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Dumaguete Cathedral Credit Cooperative (DCCCo) vs. CIR G.R. No.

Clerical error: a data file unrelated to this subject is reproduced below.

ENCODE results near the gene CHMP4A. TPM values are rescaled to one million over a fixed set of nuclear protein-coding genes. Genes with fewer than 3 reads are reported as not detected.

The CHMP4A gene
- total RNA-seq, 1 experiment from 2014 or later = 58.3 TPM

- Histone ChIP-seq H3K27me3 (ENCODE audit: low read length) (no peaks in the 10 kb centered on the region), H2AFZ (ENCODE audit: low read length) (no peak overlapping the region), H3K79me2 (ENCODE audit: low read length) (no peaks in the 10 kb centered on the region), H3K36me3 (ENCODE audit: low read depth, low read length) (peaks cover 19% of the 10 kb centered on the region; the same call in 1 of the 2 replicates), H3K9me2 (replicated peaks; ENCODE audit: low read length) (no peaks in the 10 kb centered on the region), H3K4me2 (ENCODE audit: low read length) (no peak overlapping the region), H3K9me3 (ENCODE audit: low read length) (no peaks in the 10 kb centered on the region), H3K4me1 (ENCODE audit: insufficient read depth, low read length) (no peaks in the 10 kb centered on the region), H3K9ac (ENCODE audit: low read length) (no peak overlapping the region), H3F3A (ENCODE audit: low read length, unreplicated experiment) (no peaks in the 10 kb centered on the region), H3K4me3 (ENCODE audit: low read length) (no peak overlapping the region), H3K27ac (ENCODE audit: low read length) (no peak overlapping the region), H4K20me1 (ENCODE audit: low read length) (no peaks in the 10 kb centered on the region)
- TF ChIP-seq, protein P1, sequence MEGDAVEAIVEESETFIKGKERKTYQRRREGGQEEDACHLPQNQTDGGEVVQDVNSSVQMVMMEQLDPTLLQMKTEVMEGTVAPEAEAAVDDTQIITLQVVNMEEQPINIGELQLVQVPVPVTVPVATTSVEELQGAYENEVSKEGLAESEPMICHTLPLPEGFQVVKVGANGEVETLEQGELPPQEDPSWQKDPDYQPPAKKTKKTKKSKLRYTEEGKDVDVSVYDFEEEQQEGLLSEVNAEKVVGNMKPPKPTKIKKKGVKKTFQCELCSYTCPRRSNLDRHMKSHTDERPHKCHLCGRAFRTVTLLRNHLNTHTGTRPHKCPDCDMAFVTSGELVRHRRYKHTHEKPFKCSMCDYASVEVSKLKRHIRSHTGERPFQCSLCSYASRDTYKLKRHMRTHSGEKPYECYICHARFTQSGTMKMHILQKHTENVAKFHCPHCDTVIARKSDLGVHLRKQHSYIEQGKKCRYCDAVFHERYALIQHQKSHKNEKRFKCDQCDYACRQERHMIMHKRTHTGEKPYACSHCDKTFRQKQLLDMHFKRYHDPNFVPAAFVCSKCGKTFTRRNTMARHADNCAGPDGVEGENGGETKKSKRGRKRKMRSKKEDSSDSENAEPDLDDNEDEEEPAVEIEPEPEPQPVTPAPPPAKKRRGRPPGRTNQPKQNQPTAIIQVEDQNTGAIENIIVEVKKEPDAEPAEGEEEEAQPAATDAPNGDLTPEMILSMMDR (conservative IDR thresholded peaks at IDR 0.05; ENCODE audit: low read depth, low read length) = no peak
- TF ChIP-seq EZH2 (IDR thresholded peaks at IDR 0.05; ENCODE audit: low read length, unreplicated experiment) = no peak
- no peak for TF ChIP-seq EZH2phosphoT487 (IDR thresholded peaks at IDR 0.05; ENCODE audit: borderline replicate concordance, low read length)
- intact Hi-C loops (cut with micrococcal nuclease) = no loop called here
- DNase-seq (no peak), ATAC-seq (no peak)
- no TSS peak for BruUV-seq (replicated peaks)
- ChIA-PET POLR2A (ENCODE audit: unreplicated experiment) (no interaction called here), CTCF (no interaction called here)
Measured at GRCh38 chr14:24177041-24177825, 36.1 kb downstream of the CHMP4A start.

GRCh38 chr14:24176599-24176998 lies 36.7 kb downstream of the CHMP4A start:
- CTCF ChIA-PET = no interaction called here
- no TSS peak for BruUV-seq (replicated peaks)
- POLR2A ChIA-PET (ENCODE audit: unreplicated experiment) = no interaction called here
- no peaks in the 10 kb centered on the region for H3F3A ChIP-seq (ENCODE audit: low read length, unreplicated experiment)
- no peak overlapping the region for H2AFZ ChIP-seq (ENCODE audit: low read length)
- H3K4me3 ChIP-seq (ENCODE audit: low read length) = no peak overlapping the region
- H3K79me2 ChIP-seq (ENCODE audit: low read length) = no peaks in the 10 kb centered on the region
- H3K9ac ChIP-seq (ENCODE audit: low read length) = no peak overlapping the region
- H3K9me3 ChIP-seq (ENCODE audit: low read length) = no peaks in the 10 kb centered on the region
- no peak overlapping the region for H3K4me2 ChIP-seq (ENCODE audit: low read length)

182722 | 2010-01-22 Facts: DCCCo is a credit cooperative registered and regulated by Cooperative Development Authority. In 2001, BIR Deputy Commissioner authorized BIR officers to inspect the books of DCCCo. In 2002, DCCCo received 2 Pre-assessment Notices, in two instances, for taxable years 1999 and 2001 covering payments of the honorariums of its Board of Directors, security and janitorial services, legal and professional fees, and interest n savings and time deposits of its members. Subsequently, petitioner availed to the Voluntary Assessment and Abatement Program of the BIR and paid the amounts corresponding to the withholding taxes on payment for the compensation, honorarium of the BOD, security and janitorial services, and legal and professional services for the years 1999 and 2001 respectively. However in 2003, DCCCo received an increased assessment which it protested with the commissioner. After the lapse of 180 days without action from the commissioner, petitioners filed a petition for review with the CTA. The 1st division of CTA ruled to cancel the assessment for deficiency withholding taxes on the honorarium and per diems of petitioners BOD, security and janitorial services, commissions and legal and professional fees but retain the assessment for deficiency withholding taxes on interests. Reconsideration denied, DCCCo filed a petition for review with CTA en banc who likewise denied the petition. Issue: Whether or not DCCCo is liable to pay the deficiency withholding taxes on interest from savings and time deposits of its members for 1999 and 2000 Held: DCCCo is correct invoking BIR Ruling No. 551-888 and BIR Ruling DA 591-2006 wherein the BIR ruled that cooperatives are not required to withhold the corresponding tax on the interest from savings and time deposits of their members. SC ruled that interpretations of administrative agencies in charge of enforcing a law are entitled to great weight and consideration by the courts, unless such interpretations are in a sharp conflict with the governing statute or the Constitution and other laws. Members of cooperatives deserve a preferential tax treatment pursuant to RA 6938 or the Cooperative Code of the Philippines, and as retained in RA 9520. SC further held that cooperatives, including their members, deserve a preferential tax treatment because of the vital role they play in the attainment of economic development and social justice. Thus, although taxes are the lifeblood of the government, the State's power to tax must give way to foster the creation and growth of cooperatives. To borrow the words of Justice Isagani A. Cruz: "The power of taxation, while indispensable, is not absolute and may be subordinated to the demands of social justice.